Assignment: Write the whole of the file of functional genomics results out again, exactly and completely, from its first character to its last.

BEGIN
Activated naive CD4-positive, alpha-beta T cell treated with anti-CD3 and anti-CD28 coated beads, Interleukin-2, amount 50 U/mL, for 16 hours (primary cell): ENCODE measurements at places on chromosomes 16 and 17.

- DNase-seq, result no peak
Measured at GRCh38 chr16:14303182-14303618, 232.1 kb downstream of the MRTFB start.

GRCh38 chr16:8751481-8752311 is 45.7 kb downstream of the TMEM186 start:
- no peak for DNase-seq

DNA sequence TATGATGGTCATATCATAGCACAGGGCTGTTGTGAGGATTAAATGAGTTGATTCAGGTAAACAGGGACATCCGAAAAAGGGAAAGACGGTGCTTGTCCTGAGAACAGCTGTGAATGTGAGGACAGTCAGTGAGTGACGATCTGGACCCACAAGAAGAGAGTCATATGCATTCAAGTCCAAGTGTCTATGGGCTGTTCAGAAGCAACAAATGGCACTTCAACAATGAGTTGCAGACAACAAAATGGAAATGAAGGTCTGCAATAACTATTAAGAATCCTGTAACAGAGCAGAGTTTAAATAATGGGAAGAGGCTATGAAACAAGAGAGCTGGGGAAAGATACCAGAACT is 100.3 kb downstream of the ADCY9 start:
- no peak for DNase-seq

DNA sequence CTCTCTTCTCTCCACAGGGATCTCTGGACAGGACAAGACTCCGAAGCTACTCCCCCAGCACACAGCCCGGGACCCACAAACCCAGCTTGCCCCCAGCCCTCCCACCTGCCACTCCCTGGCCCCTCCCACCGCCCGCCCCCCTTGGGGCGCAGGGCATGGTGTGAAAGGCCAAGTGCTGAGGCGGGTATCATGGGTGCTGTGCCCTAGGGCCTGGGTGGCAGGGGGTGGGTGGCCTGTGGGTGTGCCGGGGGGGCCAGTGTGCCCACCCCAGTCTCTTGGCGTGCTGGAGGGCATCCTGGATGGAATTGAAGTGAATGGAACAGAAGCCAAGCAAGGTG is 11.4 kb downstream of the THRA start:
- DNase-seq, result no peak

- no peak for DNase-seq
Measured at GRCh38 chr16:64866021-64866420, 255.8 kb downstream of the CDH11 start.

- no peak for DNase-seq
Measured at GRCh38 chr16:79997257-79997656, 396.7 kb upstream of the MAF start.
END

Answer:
Activated naive CD4-positive, alpha-beta T cell treated with anti-CD3 and anti-CD28 coated beads, Interleukin-2, amount 50 U/mL, for 16 hours (primary cell): ENCODE measurements at places on chromosomes 16 and 17.

- DNase-seq, result no peak
Measured at GRCh38 chr16:14303182-14303618, 232.1 kb downstream of the MRTFB start.

GRCh38 chr16:8751481-8752311 is 45.7 kb downstream of the TMEM186 start:
- no peak for DNase-seq

DNA sequence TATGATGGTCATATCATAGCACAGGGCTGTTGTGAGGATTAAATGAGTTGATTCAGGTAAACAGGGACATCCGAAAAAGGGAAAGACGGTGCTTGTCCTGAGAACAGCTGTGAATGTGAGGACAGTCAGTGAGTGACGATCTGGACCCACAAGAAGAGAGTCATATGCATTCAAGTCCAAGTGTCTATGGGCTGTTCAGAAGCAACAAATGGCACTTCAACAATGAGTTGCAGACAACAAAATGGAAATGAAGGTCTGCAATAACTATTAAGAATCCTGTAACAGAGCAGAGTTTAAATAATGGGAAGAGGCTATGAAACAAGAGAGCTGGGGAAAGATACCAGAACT is 100.3 kb downstream of the ADCY9 start:
- no peak for DNase-seq

DNA sequence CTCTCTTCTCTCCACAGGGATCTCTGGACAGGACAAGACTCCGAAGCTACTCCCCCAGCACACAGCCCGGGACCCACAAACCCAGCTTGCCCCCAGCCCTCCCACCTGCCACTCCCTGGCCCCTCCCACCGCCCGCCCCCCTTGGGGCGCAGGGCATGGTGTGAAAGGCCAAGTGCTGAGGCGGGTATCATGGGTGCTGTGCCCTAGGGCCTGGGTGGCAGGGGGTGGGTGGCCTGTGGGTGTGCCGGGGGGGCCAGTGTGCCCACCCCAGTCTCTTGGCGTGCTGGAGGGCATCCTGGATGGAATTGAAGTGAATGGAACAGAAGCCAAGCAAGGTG is 11.4 kb downstream of the THRA start:
- DNase-seq, result no peak

- no peak for DNase-seq
Measured at GRCh38 chr16:64866021-64866420, 255.8 kb downstream of the CDH11 start.

- no peak for DNase-seq
Measured at GRCh38 chr16:79997257-79997656, 396.7 kb upstream of the MAF start.